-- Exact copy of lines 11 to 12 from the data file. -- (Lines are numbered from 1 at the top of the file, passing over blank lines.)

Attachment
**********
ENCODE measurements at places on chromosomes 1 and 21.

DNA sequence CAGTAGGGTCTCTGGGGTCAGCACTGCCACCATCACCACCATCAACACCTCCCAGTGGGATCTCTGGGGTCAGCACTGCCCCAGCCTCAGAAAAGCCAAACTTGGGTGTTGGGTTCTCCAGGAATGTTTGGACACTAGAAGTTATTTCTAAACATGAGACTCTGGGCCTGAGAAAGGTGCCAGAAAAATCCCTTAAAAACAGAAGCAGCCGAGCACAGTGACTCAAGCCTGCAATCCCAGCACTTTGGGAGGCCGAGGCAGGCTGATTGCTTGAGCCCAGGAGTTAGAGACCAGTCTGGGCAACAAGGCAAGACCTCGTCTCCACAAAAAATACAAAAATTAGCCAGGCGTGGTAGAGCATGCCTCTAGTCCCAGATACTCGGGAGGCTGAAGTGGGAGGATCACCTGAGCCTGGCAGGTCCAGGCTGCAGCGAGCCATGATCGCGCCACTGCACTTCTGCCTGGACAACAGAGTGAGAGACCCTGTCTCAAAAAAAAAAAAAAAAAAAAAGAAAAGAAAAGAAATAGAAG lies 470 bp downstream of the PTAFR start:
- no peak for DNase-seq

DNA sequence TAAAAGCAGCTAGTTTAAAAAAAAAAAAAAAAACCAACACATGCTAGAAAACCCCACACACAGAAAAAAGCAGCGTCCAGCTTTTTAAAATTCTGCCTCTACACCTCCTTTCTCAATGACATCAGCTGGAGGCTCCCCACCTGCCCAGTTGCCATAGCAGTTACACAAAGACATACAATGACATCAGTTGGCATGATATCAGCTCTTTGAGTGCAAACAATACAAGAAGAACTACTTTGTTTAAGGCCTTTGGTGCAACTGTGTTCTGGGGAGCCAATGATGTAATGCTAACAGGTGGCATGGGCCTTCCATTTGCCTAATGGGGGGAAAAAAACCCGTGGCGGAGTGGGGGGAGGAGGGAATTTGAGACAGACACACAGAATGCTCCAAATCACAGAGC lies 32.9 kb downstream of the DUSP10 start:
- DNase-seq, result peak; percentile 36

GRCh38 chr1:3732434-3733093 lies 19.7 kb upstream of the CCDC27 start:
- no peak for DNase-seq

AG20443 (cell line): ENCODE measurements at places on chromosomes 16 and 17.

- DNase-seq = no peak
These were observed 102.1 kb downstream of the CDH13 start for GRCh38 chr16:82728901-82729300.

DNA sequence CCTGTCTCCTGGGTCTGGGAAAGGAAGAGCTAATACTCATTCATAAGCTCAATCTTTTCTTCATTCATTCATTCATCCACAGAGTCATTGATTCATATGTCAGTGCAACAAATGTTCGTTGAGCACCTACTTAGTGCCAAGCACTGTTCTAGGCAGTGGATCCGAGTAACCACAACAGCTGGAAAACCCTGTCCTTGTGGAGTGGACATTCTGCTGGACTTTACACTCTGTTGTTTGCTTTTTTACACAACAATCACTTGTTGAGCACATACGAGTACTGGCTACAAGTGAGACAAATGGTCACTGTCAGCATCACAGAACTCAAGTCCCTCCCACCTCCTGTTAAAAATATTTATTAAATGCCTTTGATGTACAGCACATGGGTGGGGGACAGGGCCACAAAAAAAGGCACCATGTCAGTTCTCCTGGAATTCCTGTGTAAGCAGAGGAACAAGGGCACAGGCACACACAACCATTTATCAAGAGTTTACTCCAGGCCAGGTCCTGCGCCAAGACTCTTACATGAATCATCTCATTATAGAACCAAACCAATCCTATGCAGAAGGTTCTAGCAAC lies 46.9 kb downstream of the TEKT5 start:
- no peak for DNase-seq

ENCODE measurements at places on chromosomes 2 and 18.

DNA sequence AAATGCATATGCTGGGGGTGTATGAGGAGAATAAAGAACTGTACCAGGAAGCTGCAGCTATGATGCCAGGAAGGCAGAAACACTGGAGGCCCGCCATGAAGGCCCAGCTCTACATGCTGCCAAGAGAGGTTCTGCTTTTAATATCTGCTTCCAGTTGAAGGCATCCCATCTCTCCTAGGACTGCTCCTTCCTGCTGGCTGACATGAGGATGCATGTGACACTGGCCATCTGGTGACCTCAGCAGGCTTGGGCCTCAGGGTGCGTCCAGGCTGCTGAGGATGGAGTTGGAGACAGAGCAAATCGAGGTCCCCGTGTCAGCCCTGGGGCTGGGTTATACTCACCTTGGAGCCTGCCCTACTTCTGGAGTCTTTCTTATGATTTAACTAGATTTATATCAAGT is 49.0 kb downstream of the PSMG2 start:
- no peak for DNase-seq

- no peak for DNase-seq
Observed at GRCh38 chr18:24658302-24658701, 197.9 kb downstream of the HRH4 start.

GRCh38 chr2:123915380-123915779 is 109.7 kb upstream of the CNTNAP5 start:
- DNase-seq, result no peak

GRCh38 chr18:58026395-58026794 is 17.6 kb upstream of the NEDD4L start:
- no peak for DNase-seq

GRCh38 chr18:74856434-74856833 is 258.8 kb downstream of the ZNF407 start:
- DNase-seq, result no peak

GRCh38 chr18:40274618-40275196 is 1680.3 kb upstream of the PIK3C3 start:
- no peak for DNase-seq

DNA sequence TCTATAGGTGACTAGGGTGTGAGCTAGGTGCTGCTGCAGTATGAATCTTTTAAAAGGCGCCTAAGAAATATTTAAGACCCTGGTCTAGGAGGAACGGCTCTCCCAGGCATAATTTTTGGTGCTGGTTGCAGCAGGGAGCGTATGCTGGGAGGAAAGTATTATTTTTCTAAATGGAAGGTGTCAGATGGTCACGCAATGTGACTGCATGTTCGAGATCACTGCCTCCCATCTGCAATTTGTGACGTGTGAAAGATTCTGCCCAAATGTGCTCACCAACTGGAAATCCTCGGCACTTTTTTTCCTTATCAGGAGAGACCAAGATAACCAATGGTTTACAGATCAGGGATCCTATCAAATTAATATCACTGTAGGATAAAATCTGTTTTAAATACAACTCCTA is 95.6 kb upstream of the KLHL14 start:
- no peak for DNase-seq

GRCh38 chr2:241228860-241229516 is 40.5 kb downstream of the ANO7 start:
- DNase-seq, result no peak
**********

DNA sequence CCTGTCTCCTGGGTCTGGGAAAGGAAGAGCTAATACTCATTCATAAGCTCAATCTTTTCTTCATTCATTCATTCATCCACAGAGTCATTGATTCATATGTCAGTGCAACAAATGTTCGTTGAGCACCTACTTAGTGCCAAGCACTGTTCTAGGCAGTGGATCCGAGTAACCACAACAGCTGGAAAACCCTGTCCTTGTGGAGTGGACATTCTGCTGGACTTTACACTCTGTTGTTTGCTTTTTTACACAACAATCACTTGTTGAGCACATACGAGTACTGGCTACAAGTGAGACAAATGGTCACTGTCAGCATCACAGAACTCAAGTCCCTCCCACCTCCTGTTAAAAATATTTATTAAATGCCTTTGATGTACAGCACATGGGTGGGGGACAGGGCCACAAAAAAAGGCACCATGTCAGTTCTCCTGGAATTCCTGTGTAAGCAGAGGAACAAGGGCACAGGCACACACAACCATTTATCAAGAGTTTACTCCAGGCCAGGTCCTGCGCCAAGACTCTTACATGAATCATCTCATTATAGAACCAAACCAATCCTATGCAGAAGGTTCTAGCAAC lies 46.9 kb downstream of the TEKT5 start:
- no peak for DNase-seq